Much of the conversation surrounding the dismissal of Jill Abramson from her post as editor of the New York Times is about how she was punished for “acting like a man.” We really need to stop saying that.
“They are paid less, given fewer promotions and it’s held against them when they act like a man.” — Amy Joyce in the Washington Post“So when a woman tries to act like a man to get ahead — or, you might say, like a leader — she suffers: liked less by both male and female colleagues, penalized for being “too aggressive.” — Jessica Bennet in Jezebel“In fact, research confirms this fear: Following all that advice to act like a man can backfire and cause your boss to apply misogynist stereotypes to you that you will never get past.” — Amanda Marcotte in Talking Points Memo“So we have to remain in suspense as to whether Abramson was fired because she was a woman acting like a man, or a woman who wanted to be paid like one.” — Jordana Horn in Kveller
The emphasis in each of these cases was on the perceived double-standard when it comes to female leadership, the he is the boss, while she is the bitch whole thing. This is absolutely a real problem, and one that merits much discussion. That said, we need to be more careful about how we talk about it.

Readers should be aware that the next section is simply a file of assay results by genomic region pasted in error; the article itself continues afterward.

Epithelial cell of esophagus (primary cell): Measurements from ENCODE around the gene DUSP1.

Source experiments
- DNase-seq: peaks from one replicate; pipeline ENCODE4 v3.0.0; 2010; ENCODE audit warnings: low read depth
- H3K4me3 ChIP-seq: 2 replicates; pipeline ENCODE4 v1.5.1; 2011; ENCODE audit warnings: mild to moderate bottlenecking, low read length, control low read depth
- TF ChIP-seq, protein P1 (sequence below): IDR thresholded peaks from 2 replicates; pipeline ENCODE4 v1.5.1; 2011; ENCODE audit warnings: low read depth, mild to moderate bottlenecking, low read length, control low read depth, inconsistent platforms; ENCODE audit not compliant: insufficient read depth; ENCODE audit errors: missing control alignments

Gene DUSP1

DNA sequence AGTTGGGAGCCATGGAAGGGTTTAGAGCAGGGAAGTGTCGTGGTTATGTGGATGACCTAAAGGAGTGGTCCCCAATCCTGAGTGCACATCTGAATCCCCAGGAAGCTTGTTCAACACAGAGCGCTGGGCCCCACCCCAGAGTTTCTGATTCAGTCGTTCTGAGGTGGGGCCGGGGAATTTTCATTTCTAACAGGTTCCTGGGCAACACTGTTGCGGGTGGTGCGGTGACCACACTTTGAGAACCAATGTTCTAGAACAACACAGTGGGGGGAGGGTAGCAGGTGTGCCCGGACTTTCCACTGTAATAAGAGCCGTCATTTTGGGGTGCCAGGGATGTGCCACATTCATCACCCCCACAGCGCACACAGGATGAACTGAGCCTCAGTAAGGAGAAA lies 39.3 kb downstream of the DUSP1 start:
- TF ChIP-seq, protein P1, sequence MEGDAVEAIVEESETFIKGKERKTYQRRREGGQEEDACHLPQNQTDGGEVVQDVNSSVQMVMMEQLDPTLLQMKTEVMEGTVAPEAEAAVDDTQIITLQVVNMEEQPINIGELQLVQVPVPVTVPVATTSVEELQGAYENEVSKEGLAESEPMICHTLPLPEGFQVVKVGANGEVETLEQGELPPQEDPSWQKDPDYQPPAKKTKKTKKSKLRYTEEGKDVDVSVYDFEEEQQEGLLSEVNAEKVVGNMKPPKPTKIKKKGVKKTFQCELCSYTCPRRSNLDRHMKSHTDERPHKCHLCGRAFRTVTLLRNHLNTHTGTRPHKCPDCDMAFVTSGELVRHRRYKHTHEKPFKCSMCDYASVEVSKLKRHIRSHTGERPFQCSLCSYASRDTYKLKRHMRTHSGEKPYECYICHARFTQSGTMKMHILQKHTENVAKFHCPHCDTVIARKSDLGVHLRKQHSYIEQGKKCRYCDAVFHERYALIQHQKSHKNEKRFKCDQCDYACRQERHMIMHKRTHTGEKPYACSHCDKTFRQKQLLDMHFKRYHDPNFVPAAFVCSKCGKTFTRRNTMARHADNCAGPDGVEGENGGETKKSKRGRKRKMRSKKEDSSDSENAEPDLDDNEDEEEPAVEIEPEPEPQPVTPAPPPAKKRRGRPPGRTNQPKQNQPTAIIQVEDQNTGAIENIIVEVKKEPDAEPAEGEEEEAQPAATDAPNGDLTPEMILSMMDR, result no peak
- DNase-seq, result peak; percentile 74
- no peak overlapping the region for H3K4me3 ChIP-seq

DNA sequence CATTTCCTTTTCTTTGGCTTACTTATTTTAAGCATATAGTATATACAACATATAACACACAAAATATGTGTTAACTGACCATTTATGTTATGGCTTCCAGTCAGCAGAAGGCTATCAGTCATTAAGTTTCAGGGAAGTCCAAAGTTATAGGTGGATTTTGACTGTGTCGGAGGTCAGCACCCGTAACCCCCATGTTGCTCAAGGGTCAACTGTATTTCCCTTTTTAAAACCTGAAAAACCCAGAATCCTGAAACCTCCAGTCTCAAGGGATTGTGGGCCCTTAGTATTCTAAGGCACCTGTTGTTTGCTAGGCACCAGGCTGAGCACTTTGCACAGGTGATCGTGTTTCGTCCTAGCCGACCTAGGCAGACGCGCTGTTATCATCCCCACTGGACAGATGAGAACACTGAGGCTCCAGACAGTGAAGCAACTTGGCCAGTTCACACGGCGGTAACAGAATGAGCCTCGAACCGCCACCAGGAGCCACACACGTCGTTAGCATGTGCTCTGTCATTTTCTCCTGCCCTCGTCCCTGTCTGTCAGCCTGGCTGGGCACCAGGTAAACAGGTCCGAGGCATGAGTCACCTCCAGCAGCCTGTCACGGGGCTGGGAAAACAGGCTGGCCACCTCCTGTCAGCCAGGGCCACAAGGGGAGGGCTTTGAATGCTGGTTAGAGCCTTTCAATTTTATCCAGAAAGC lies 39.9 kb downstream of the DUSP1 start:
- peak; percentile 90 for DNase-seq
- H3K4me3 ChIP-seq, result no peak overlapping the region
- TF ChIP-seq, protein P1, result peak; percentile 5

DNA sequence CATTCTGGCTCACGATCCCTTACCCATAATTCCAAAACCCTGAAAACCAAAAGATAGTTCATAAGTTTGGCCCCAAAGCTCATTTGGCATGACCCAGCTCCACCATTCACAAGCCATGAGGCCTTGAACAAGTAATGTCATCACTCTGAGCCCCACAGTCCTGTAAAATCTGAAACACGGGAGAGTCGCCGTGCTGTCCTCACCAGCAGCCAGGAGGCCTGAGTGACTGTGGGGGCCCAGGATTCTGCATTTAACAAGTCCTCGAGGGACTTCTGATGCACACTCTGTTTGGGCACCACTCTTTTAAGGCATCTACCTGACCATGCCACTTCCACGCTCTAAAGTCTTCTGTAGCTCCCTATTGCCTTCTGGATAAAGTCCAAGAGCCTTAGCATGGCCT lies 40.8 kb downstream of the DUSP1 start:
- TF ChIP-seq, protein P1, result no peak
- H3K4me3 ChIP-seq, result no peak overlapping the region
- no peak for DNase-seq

In order for us to achieve this great dream of gender equality we need to not just deconstruct our notions of femininity, but of masculinity as well. When we casually repeat, over and over again, that Abramson was “acting like a man” we are doing the very opposite.
Just like women are punished for acting tough, men are punished for acting soft. She’s sensitive, he’s a pussy. It is just as important to get rid of that binary, as it is the boss/ bitch one.
Of course men don’t naturally act any one way. But we certainly reward them for acting one way, and that is the macho one. And so we are left with a culture that doesn’t just reward brashness with success, but often requires it to get anywhere in the first place.
By letting go of the idea that acting like a man means acting tough, we will open ourselves up to different ways of being and no longer will acting macho have the monopoly on what we interpret as powerful and competent. There is more than one effective way to leader, and both genders win when acknowledge this.
Elissa Strauss has written for the Forward over a number of years. She is a regular contributor to CNN, whose work has been published in a number of publications including The New York Times, Glamour, ELLE, and Longreads.
There's No Such Thing as 'Acting Like a Man'